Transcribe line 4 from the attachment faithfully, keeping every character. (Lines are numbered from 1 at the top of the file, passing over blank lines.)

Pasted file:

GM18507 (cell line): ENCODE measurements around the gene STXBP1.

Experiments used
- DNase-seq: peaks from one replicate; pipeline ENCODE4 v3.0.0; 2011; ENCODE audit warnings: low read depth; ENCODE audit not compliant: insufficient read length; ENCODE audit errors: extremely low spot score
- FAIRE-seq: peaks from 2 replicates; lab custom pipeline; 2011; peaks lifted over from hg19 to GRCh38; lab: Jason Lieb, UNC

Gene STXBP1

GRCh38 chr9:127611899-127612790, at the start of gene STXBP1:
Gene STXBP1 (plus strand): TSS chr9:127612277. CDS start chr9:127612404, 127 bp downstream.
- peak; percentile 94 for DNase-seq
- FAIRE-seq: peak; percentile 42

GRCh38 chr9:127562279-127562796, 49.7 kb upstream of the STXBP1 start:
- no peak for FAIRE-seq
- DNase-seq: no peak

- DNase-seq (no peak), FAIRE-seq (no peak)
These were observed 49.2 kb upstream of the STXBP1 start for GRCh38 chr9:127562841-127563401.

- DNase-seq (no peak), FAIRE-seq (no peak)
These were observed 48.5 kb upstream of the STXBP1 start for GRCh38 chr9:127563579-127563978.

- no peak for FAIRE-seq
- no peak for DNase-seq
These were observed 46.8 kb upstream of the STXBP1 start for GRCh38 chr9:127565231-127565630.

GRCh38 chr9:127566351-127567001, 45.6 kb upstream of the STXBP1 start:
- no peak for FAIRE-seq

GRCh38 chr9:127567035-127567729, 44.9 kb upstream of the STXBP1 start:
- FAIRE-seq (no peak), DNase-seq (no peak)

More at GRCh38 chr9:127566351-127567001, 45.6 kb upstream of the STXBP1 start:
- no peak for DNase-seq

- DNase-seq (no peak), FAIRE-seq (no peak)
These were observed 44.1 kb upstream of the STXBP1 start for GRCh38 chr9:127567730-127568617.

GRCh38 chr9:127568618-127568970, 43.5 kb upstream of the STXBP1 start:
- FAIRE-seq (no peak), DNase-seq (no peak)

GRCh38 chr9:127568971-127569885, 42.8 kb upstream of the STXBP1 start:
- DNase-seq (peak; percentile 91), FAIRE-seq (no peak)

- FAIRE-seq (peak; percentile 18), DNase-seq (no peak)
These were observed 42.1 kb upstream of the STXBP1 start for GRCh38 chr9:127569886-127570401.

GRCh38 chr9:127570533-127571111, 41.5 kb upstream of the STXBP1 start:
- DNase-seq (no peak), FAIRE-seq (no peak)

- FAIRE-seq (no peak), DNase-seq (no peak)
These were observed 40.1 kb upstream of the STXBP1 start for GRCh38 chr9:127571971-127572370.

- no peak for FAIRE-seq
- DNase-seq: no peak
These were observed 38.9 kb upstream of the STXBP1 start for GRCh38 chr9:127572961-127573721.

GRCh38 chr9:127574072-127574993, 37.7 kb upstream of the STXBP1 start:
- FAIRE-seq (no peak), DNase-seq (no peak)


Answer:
- FAIRE-seq: peaks from 2 replicates; lab custom pipeline; 2011; peaks lifted over from hg19 to GRCh38; lab: Jason Lieb, UNC